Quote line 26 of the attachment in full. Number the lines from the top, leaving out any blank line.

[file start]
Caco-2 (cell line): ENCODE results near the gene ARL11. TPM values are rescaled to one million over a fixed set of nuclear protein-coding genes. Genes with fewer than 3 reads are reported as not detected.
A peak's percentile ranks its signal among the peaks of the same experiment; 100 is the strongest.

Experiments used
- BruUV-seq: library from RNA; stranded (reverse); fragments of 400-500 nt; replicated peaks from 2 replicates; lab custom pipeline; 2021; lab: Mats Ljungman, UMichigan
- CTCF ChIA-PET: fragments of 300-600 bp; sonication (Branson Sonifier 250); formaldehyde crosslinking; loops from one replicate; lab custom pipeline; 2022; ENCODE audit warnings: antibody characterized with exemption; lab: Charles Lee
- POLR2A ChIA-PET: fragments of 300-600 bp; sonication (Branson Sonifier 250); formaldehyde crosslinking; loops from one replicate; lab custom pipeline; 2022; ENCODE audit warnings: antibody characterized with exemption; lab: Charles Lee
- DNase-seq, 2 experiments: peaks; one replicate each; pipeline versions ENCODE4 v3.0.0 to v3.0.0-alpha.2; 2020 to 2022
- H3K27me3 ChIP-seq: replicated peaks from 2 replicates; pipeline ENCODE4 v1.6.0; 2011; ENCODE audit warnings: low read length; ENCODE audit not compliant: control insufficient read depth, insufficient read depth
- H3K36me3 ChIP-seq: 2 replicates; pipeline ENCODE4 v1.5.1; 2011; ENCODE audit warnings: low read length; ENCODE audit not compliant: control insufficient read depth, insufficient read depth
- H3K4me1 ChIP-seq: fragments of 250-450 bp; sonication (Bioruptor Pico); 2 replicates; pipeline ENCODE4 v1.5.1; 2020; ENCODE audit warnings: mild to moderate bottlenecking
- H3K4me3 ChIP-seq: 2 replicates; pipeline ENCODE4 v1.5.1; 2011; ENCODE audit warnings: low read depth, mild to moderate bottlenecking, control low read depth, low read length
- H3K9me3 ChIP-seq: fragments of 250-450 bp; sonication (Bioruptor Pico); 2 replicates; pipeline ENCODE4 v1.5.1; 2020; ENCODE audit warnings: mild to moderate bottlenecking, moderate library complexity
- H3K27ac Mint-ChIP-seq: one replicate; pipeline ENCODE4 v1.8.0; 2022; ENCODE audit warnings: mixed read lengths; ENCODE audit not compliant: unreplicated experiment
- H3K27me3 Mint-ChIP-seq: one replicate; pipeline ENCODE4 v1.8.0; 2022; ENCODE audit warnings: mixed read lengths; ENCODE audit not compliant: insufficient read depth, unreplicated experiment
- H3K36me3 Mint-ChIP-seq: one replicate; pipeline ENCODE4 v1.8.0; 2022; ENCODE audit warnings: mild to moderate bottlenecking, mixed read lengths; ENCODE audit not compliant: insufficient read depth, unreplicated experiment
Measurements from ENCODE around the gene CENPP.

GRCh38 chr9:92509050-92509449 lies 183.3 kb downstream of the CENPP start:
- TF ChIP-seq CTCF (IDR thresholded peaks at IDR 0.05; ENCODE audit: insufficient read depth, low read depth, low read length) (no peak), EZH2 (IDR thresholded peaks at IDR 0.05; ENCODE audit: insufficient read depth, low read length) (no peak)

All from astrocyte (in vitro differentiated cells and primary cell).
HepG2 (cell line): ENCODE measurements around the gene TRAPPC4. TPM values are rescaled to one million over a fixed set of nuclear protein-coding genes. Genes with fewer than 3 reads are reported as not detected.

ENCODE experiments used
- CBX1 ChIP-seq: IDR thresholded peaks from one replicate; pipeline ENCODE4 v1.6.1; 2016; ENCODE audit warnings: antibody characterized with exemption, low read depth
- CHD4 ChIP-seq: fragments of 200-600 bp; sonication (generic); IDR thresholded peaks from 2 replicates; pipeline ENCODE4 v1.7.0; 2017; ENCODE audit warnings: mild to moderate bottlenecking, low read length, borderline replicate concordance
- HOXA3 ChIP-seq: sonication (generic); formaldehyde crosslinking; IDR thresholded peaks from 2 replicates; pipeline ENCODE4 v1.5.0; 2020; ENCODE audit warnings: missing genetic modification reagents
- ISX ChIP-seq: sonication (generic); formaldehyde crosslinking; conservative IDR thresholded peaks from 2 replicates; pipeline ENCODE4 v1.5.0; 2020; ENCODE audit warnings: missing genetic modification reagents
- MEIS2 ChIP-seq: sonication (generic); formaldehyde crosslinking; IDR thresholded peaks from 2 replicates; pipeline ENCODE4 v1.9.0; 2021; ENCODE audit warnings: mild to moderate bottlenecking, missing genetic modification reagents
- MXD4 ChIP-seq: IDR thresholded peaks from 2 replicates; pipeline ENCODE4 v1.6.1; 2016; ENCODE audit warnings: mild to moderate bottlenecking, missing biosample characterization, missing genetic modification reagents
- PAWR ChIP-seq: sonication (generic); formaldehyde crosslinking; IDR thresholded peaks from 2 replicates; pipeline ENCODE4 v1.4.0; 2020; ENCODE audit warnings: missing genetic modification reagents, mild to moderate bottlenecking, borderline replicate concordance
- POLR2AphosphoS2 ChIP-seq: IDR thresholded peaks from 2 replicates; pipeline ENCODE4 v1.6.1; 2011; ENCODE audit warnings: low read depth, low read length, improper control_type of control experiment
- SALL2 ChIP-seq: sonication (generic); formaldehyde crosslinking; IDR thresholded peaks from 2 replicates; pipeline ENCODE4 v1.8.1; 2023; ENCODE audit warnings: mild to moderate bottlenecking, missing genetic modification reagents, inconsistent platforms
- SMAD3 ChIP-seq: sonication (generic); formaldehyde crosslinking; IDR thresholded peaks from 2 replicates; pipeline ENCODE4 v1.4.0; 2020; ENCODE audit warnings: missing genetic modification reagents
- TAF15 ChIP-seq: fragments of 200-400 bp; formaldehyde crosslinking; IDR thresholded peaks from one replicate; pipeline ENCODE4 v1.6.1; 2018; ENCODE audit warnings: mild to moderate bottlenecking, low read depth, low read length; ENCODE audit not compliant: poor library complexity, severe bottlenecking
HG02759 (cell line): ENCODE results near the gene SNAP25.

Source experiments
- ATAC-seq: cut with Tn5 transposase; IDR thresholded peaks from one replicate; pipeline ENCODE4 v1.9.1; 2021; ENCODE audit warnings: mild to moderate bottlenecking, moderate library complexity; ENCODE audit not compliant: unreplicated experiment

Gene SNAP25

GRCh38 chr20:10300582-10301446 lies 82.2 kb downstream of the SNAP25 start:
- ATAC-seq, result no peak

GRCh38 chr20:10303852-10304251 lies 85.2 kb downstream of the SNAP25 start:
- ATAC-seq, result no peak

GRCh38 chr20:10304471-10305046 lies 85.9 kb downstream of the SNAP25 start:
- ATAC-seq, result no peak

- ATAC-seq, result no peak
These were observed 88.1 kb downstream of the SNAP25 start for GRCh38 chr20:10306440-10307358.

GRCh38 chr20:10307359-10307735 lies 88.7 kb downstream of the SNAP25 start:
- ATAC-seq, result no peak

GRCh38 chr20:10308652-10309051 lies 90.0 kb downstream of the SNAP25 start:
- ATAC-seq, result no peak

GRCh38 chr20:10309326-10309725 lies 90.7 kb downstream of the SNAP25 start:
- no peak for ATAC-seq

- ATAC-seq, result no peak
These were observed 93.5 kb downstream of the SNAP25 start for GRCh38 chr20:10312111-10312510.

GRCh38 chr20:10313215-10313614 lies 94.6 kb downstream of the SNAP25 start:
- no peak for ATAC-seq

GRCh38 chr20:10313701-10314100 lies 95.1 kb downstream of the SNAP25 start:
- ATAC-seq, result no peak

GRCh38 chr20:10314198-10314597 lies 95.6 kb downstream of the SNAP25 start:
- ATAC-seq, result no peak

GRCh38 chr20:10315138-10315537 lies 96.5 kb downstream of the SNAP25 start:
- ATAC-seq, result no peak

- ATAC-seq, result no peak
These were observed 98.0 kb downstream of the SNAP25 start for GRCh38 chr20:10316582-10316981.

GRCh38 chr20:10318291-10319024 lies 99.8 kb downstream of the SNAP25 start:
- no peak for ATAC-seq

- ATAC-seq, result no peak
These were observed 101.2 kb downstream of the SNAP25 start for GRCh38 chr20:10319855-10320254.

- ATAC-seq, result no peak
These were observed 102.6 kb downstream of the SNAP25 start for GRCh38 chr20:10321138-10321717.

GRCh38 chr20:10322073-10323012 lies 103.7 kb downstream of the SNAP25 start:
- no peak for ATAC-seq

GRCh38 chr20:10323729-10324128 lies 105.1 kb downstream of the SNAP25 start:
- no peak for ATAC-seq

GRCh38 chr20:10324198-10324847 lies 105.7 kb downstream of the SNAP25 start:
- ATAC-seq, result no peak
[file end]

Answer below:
- MEIS2 ChIP-seq: sonication (generic); formaldehyde crosslinking; IDR thresholded peaks from 2 replicates; pipeline ENCODE4 v1.9.0; 2021; ENCODE audit warnings: mild to moderate bottlenecking, missing genetic modification reagents